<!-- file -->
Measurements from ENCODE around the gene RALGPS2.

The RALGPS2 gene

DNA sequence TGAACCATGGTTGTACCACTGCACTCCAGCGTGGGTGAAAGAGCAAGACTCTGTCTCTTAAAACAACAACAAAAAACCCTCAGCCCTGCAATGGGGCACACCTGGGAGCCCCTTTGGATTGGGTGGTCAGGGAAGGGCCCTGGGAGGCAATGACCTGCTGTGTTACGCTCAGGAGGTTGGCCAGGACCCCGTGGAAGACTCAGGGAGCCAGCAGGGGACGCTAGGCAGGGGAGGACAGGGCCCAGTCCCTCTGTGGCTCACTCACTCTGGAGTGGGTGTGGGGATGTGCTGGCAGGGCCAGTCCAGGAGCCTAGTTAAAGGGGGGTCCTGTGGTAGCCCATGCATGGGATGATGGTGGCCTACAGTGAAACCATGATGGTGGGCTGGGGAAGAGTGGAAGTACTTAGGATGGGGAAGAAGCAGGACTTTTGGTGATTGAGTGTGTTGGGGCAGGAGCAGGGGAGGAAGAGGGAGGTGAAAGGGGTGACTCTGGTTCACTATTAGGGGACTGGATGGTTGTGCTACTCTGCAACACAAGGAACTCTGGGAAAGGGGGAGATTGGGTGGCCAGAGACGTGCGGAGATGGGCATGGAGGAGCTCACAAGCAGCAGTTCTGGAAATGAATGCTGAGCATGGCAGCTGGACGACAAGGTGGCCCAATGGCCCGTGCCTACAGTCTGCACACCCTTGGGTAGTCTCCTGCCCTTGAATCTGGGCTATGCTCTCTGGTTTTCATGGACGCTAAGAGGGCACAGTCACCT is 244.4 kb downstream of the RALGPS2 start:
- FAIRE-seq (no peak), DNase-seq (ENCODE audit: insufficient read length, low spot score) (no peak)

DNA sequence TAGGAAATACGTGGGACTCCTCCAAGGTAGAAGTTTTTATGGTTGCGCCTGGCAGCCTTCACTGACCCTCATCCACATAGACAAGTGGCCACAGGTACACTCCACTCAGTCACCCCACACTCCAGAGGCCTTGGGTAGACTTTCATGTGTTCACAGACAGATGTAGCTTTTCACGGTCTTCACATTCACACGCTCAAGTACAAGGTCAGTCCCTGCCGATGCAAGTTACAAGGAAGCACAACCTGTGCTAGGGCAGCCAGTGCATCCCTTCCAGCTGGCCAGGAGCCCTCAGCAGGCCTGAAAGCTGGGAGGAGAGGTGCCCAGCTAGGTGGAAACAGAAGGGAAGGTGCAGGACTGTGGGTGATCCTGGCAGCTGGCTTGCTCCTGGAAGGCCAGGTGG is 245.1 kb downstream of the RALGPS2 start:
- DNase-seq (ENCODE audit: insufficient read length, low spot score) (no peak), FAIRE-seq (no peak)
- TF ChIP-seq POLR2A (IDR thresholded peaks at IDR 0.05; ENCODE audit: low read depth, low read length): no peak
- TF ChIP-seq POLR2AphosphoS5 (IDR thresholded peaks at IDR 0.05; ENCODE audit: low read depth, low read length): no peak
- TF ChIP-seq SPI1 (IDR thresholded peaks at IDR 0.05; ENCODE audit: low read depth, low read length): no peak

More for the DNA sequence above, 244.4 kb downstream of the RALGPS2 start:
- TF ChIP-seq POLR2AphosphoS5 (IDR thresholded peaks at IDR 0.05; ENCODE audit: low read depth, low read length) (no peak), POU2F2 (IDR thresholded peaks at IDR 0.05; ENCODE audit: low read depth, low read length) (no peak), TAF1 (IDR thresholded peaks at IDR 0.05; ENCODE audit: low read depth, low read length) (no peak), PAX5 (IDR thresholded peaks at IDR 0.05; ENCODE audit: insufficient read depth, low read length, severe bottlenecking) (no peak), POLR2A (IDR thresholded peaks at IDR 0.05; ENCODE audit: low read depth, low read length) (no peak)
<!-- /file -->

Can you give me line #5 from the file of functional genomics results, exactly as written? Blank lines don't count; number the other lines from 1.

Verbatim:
DNA sequence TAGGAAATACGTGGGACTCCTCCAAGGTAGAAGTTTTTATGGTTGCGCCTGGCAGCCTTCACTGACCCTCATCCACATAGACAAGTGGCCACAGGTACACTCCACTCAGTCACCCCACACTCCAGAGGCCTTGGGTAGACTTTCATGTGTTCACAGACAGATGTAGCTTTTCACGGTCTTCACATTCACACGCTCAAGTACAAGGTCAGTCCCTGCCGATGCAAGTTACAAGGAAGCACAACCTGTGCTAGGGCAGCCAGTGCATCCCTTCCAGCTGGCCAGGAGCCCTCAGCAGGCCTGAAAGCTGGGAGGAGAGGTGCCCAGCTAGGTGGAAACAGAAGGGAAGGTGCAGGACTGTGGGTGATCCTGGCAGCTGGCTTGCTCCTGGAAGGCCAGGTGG is 245.1 kb downstream of the RALGPS2 start: